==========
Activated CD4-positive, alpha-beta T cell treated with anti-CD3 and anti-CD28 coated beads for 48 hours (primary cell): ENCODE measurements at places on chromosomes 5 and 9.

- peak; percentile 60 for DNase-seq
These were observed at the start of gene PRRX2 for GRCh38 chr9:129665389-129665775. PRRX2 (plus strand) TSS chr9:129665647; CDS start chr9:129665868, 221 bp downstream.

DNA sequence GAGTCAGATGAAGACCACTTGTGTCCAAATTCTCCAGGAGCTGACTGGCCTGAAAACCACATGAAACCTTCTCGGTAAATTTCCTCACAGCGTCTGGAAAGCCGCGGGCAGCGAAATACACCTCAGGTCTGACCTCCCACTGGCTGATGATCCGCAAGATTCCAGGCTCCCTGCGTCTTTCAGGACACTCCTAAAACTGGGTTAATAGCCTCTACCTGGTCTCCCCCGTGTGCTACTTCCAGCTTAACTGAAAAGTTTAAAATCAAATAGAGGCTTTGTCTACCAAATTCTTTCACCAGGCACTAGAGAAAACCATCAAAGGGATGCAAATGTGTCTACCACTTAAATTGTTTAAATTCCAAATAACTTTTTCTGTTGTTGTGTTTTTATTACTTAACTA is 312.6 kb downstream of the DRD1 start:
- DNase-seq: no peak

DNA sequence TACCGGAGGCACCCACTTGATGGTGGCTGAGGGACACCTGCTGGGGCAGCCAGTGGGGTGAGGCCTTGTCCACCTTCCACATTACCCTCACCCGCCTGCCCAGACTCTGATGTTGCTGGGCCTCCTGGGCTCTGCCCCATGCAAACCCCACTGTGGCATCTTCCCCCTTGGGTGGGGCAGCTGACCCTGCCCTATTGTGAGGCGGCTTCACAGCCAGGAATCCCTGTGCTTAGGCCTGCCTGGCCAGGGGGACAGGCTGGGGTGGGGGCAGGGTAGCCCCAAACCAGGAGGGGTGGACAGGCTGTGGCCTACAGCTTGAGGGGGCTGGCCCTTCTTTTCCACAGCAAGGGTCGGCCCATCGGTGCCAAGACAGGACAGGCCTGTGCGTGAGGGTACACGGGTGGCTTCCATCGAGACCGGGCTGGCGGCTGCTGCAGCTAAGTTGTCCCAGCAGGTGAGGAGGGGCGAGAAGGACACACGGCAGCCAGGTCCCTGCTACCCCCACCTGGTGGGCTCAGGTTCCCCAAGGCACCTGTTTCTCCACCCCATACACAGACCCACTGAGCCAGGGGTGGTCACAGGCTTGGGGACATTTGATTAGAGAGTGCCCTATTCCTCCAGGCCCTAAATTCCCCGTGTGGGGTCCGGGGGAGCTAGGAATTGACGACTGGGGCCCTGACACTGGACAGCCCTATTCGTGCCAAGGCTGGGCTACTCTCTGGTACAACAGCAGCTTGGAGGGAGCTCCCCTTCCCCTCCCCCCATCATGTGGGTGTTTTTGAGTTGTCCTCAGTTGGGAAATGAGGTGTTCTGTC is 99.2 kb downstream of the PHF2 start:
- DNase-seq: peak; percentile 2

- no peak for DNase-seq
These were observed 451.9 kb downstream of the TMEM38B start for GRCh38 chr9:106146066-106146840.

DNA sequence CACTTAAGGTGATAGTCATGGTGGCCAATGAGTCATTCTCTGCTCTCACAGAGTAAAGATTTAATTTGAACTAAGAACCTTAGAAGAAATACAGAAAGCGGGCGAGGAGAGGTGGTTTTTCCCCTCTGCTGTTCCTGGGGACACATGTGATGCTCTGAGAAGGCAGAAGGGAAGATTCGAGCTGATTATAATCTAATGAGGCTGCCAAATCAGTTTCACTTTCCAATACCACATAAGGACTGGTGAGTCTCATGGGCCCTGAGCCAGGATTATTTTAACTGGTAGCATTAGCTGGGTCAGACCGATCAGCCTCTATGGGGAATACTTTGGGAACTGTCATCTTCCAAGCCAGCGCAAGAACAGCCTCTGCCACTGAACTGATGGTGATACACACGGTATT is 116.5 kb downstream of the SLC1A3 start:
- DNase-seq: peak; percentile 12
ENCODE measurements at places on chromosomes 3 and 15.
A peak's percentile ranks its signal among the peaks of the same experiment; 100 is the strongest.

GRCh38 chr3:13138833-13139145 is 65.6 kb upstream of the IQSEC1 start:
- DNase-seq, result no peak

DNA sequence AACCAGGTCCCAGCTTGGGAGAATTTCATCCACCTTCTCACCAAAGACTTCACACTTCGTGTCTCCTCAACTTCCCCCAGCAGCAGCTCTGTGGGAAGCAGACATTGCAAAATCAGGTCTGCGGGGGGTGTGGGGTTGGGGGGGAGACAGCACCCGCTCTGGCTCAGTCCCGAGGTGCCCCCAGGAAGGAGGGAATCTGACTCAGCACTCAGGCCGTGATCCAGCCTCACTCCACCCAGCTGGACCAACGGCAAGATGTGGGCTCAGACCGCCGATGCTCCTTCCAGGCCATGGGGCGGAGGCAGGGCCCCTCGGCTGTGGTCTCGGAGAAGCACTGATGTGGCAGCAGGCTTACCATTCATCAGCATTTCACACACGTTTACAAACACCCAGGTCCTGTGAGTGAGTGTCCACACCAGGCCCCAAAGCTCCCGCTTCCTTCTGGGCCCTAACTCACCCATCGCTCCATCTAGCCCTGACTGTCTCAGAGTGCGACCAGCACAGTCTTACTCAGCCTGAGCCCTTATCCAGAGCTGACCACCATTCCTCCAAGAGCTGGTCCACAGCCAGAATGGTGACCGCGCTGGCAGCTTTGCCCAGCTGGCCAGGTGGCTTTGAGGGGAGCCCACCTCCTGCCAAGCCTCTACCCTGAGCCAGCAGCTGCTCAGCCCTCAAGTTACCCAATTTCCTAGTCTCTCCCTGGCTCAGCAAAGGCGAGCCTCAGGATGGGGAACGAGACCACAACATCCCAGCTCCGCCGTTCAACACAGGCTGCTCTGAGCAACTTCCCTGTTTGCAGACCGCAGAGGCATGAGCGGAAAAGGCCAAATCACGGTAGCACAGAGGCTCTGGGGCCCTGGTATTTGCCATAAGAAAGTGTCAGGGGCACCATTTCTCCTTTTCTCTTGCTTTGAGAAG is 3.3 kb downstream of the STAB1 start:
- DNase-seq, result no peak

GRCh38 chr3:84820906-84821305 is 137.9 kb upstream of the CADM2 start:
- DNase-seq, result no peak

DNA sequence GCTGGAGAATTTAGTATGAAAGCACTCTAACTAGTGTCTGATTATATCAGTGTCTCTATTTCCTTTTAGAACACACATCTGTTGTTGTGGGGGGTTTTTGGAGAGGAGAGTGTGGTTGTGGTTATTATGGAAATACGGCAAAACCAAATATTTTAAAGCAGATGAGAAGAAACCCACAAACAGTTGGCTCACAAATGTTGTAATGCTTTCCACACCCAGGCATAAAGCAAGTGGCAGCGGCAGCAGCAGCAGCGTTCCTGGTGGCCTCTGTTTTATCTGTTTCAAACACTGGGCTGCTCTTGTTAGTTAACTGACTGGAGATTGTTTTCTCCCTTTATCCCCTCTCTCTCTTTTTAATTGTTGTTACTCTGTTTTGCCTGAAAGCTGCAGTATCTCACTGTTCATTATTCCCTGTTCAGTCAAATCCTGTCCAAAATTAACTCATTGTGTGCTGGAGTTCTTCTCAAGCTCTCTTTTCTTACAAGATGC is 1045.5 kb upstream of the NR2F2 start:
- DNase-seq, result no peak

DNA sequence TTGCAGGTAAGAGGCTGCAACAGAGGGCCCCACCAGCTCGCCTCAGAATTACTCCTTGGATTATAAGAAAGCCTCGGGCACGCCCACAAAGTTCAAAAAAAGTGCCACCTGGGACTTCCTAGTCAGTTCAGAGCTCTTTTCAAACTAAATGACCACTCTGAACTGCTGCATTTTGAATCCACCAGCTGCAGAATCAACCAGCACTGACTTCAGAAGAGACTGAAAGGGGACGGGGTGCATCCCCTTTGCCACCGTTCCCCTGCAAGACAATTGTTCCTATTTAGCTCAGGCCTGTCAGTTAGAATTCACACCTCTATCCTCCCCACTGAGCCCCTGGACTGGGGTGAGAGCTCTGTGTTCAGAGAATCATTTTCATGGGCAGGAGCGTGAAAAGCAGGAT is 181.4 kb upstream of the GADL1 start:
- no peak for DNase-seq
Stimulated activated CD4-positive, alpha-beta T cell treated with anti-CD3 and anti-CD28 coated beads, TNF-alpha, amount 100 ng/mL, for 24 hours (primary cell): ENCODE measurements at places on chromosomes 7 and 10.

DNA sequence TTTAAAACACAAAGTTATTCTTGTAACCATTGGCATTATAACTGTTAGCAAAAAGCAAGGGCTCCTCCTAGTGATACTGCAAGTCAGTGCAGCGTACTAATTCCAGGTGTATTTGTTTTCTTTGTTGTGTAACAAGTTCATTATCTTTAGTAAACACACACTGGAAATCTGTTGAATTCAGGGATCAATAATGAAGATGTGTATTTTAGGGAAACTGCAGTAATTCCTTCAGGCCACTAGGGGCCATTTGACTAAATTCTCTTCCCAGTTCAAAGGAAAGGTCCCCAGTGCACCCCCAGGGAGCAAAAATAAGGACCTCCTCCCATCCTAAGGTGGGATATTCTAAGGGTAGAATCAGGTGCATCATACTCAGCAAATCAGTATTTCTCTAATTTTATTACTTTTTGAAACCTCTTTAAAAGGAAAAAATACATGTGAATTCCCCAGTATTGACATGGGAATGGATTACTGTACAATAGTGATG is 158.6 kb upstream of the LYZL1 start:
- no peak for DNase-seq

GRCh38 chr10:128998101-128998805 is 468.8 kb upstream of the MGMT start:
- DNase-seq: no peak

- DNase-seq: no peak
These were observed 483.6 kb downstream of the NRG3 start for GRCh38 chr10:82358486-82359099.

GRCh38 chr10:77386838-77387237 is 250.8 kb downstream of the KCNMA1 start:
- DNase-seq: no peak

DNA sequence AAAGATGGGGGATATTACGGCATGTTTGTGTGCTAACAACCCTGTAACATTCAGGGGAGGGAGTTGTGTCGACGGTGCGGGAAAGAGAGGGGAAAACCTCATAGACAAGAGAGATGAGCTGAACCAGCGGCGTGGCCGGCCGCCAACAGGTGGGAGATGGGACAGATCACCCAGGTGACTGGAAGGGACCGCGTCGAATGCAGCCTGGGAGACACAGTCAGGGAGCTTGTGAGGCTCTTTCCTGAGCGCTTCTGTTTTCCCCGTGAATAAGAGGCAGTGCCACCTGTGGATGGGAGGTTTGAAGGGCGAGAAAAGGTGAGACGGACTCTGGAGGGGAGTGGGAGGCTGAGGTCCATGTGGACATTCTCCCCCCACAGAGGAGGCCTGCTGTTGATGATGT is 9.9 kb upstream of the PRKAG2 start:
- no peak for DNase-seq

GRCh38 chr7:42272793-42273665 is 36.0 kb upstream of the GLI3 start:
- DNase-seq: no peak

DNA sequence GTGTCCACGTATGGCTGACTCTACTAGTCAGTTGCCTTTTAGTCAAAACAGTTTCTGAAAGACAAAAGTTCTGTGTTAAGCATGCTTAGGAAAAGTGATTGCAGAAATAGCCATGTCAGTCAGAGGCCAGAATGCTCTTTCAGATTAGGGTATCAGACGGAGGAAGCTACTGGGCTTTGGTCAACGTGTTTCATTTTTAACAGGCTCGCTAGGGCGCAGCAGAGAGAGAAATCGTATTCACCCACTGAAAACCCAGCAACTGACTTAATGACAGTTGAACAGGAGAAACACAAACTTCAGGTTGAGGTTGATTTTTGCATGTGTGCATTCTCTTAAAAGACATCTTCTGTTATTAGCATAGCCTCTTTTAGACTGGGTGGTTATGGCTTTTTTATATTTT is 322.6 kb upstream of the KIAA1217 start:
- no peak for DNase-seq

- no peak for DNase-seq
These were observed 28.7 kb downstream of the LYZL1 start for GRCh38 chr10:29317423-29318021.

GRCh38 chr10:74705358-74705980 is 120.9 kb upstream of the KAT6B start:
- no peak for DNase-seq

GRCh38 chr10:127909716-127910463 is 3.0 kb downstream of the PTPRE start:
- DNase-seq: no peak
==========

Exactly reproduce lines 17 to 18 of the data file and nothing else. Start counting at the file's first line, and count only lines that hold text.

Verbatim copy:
- DNase-seq, result no peak

GRCh38 chr3:84820906-84821305 is 137.9 kb upstream of the CADM2 start: